Annual Plan Council

31 January 2022

 

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Annual Plan Council

31 January 2022

 

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Annual Plan Council

31 January 2022

 

 

Options for a sports hub at Logan Park

Department: Parks and Recreation

 

 

 

 

EXECUTIVE SUMMARY 

1          This report responds to a Council resolution requesting options for the establishment of a sports administration hub at Logan Park and summarises the associated work with Sport Otago, Tennis Otago, the Otago Polytechnic, and other stakeholders to date.

RECOMMENDATIONS

That the Council:

a)     Requests staff prioritise the development of a Reserve Management Plan for Logan Park in order to inform the potential development of a sports hub

 

BACKGROUND

2          Council, at its meeting of 31 May 2021 resolved:

 

Moved (Cr Andrew Whiley/Cr David Benson-Pope):

That the Council:

 

Requests staff work with Sport Otago, Otago Polytechnic, Tennis Otago and other stakeholders on options for a sports hub facility at Logan Park and report back in time for the 2022/23 Annual Plan.

 

Motion carried (CNL/2021/116)

 

3          This report responds to that resolution.

DISCUSSION

4          Logan Park is utilised for a variety of organised and informal sports and occasional cultural events.  It is situated adjacent to the University of Otago Oval, Forsyth Barr Stadium and near the Otago Polytechnic and the University of Otago.  It features permanent features such as two multi-sport artificial turf playing surfaces and artificial hockey turfs. 

5          Although separate parks, stakeholders often refer to the University of Otago Oval as being situated at Logan Park.  This is broadly the area bounded by Butts Road, Harbour Terrace and Union Street.

6          The Logan Park reserve is used seven days a week for competition sport, training, informal recreation, and occasional events.  Demand for bookable playing space is high throughout the year.

What is a Sports Hub?

7          Sports hubs are places where either multiple sports are played, or sport and recreations is administered, or both.  Sports hubs can be indoors or outdoors or a combination and some have other amenities such as cafés and bars.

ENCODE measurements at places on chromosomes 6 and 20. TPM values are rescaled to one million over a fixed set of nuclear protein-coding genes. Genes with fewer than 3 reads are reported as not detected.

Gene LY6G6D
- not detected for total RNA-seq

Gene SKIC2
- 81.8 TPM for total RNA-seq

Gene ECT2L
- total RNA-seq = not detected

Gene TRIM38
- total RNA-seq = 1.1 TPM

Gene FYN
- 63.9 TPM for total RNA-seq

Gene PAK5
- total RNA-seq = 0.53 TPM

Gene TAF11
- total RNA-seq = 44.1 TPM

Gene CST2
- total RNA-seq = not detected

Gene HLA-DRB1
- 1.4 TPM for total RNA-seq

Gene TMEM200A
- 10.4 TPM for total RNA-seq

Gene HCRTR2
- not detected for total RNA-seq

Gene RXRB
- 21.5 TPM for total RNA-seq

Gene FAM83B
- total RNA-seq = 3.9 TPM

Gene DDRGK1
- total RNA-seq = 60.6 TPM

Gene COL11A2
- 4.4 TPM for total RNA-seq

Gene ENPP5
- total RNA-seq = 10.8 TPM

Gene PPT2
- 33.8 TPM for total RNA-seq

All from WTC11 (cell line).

8          Sport New Zealand promote sports and recreational hubs, sometimes called a “Sportsville”.  The model sees clubs and community groups combine resources, use the same facilities, work together to share costs and services, and develop new ideas.

9          The following are examples of New Zealand sports hubs or Sportsvilles.  Each accommodates a range of sport, recreation and leisure activities at one site, covering both indoor and outdoor activities.  They are also home to a number of sports clubs of varying codes and each promotes collaboration.

a)         Papatoetoe Sports Centre Sportsville – Mission Statement: “To provide world class community facilities and services that maximise participation in sport, recreation and leisure”. 

b)        Moutere Hills Community Centre Sportsville, Upper Moutere – Mission Statement: “To provide and promote recreational, social and cultural services by providing an accessible and affordable Centre for use by the Tasman region at large”.

c)         The Elmwood Club Sportsville, Christchurch – Objective Statement: “To provide and promote sport, recreation and wellbeing to the affiliated clubs and to the local community”.

d)        Fraser Park Sportsville, Lower Hutt – Purpose Statement: “... to create sports communities that make it easier for clubs to attract new members, offer new programmes and control operational costs by pooling resources”. 

10        Some of the above examples provide specific space and facilities for sports administration and all provide for shared services.  There are governance structures (i.e. Charitable Trusts or Boards) in place and a mix of funding models.  All of them provide space for sports and recreation clubrooms, change facilities and other related amenities.  Councils are not the operating body for any of the examples above.

Sports Hub at Logan Park – Stakeholder Feedback

11        Some of the major institutional stakeholders associated with Logan Park were engaged between July and August 2021 to establish what they viewed as their priorities in a sports hub.  The key points of those discussions are summarised in the following table: 

Stakeholder

Summary of needs

Tennis Otago

·      Lounge area for competition use, with bar or café facility.

·      Changing rooms and toilets.

·      Office space for two or three permanent desks.

·      A minimum of two covered courts adjacent to a hub, for coaching.

·      Carparking.

Sport Otago

·      Would like more office space. 

·      Sporting organisations are looking to move and expand, putting pressure on for a sports hub that can accommodate their needs.

·      Carparking.

Otago Polytechnic

·      Space for group fitness classes.

·      Exercise and health related teaching space.

·      Massage rooms.

·      Office space.

·      Hydrotherapy pool.

·      Carparking.

Otago Hockey

·      Prefer refurbishment of the existing building that overlooks hockey courts.

·      Interested in office space in shared facility.

·      Carparking.

Unipol

·      Interested in having access to any multisport surfaces, may have interest in a building itself.

12        Prior discussions with Football South and Cricket Otago have indicated a preference for additional administration space (to allow for shared services) and improved and additional change facilities.  Football South have also indicated a need for equipment storage close to the artificial turf.